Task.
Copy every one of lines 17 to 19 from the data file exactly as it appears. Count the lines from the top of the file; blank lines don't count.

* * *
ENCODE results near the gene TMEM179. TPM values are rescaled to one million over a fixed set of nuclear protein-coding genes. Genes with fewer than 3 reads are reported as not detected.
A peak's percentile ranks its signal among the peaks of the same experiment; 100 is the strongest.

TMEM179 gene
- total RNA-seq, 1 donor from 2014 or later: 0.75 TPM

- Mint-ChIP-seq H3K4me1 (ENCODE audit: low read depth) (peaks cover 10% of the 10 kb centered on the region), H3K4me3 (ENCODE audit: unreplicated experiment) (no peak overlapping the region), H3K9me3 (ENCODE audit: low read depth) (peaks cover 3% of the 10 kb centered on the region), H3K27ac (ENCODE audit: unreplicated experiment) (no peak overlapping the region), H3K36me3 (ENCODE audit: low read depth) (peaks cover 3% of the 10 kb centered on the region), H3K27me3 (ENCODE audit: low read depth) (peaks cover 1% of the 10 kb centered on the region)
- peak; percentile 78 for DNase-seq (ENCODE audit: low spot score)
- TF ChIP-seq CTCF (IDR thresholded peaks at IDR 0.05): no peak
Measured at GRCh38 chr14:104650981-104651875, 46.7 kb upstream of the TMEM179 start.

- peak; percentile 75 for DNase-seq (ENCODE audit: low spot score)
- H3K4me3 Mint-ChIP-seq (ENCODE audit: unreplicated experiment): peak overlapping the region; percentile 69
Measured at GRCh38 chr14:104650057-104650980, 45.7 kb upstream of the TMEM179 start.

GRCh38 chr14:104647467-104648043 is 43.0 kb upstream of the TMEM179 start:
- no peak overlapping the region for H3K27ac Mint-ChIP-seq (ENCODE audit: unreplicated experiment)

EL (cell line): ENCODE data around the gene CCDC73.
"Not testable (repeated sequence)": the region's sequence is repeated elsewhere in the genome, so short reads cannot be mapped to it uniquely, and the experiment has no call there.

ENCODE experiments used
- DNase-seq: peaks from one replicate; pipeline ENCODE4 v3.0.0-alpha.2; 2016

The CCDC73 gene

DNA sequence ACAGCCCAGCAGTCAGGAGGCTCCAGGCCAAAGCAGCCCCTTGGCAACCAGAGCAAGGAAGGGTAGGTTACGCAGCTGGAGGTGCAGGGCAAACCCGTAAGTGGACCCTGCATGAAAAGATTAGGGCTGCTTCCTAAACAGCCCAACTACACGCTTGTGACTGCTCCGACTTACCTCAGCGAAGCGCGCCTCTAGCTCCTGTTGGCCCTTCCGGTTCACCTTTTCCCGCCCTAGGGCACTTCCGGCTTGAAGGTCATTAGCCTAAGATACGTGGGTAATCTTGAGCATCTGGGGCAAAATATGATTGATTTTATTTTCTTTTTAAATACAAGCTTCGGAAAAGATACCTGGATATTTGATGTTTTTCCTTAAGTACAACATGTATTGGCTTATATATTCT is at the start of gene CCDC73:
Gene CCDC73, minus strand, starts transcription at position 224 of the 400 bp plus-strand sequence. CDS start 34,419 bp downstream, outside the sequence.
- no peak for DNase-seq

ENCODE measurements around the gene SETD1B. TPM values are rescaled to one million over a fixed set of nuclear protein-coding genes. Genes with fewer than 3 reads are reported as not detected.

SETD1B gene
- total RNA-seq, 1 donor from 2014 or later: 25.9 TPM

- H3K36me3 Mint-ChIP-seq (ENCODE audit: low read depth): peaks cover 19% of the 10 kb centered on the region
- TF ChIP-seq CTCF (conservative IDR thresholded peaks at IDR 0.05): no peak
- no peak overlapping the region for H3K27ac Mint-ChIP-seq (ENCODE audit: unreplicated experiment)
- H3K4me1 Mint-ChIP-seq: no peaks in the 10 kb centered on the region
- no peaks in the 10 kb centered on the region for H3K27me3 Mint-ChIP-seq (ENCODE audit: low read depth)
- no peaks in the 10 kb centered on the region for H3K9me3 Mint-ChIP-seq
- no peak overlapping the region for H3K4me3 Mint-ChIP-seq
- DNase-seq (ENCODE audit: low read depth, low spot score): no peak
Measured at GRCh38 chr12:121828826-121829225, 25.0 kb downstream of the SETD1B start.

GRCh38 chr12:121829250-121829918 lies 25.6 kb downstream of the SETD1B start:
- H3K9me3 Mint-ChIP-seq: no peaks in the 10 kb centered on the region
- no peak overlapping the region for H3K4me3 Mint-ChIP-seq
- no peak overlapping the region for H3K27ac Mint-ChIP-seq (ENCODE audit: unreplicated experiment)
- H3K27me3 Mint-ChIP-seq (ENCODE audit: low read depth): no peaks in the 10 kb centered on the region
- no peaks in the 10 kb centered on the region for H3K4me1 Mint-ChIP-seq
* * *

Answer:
- DNase-seq: peaks from one replicate; pipeline ENCODE4 v3.0.0-alpha.2; 2016

The CCDC73 gene

DNA sequence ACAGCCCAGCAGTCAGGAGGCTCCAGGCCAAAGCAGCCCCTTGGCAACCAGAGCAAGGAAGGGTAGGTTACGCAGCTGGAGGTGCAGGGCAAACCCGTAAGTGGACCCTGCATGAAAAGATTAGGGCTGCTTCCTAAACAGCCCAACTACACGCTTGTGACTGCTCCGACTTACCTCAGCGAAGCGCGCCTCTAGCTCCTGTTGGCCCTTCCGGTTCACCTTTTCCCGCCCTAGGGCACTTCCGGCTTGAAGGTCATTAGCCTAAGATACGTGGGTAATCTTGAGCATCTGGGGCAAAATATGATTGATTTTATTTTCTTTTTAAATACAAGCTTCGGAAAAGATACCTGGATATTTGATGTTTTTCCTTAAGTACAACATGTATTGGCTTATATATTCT is at the start of gene CCDC73: